Fancy interactive tables aren’t the only way to encourage participation. Simon describes successful designed interactions using sticky notes and pencils, typewriters, or markers and drawing paper (Simon, 2010, p. 108). One of the great values in this book is the wide variety of participatory experiences Simon describes. Anyone hoping for ideas for making their library more participatory will find creative and well-thought out ideas here to spark their own ideas as well as practical considerations to consider when trying to develop “me-to-we” design.
Values of Participatory Institutions
Simon outlines what she feels are the three key values that a participatory institution needs: the desire for input, trust in participants, and responsiveness to participants (Simon, 2010, p. 183).
The institution needs to have the desire for the input and involvement of outside participants. The institution needs to trust that prospective participants have value to add to the institution (we’re not just “letting” them participate because we have to, because everyone else is doing it, or to placate them with superficial participation while we do the “real” work. Finally, the institution needs to be committed to being actually responsive to participants’ actions and contributions or ultimately participants will not feel valued and interest in participating will fizzle. The DOK multitouch table is responsive by design without requiring staff input, but a lower tech investment such as a sticky note comment board is responsive only when staff are respectful and responsive to participants’ contributions.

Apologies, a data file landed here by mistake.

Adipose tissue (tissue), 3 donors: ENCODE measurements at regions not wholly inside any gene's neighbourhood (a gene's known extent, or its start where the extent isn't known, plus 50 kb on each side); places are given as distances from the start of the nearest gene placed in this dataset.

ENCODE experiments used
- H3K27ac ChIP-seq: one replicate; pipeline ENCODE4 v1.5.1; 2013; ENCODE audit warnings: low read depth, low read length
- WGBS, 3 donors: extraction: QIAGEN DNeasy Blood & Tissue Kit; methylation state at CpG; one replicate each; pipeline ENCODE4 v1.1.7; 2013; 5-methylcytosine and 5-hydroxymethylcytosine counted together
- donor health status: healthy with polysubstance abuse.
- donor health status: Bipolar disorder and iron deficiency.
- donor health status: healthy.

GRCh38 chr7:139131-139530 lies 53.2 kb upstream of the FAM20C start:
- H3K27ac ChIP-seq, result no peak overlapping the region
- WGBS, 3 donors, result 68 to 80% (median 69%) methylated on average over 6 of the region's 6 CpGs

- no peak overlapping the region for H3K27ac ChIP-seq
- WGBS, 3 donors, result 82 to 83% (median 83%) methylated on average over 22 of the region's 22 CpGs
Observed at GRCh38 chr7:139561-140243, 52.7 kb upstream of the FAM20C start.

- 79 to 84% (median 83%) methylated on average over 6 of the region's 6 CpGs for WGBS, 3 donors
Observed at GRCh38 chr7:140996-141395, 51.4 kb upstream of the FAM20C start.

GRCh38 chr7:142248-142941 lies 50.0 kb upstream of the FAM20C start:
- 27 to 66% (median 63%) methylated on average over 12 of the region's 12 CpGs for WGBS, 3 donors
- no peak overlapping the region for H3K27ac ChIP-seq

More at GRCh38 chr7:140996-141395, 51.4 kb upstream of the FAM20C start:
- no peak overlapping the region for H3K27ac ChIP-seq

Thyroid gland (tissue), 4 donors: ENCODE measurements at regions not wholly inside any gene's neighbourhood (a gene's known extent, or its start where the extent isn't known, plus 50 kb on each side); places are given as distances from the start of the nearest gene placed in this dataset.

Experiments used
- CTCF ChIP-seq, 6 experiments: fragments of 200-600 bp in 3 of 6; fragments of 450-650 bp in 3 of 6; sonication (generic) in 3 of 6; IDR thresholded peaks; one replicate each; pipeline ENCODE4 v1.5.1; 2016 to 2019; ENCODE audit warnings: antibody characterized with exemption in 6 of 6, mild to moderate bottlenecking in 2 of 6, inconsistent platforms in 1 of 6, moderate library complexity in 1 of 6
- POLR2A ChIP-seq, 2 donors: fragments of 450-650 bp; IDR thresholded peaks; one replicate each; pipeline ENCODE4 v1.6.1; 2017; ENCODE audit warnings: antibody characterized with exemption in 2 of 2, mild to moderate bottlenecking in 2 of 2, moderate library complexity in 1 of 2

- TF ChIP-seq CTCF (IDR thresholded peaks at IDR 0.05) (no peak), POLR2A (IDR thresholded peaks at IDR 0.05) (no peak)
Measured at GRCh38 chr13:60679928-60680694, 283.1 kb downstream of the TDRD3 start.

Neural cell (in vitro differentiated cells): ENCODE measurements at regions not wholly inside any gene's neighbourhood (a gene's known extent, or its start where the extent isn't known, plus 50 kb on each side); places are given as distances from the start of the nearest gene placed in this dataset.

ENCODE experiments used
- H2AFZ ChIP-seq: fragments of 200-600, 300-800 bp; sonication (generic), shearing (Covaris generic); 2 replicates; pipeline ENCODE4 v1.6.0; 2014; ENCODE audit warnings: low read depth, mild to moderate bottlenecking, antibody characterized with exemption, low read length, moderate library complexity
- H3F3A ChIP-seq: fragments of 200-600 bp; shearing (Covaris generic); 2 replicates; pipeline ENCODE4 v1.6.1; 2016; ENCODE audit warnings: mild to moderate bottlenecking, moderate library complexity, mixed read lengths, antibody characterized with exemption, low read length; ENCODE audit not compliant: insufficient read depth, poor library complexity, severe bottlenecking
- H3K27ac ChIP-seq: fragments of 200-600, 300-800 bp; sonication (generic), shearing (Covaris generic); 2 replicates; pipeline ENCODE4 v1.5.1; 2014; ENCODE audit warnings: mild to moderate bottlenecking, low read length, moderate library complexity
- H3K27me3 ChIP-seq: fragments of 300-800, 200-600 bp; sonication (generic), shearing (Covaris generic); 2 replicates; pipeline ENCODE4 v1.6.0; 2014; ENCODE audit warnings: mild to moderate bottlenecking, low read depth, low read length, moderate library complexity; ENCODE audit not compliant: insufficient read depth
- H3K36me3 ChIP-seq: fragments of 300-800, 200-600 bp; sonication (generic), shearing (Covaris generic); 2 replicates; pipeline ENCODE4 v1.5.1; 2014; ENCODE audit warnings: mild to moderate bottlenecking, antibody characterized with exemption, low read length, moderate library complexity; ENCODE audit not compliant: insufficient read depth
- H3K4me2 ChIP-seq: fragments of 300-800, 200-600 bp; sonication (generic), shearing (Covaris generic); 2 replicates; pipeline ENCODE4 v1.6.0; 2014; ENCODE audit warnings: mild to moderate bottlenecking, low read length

According to Stephens, the hyperlinked library is one where “users will connect, collaborate, create and care” and where the library will “encourage the heart” (Stephens, 2011). Simon’s three values reflect a similar mindset. The heart-oriented values of desire for input (connection) and trust and responsiveness are part of the scaffolding that make patrons feel safe and valued enough to participate in the organization.
I had a few connections to prior class discussions while reading the Participatory Museum.
Staff Need Scaffolding Too
Introducing participatory activities can be unsettling or even scary to library staff who are used to a different way of doing things. We shouldn’t ‘tsk-tsk’ at staff any more than we should do so to library patrons who are wary of a new system!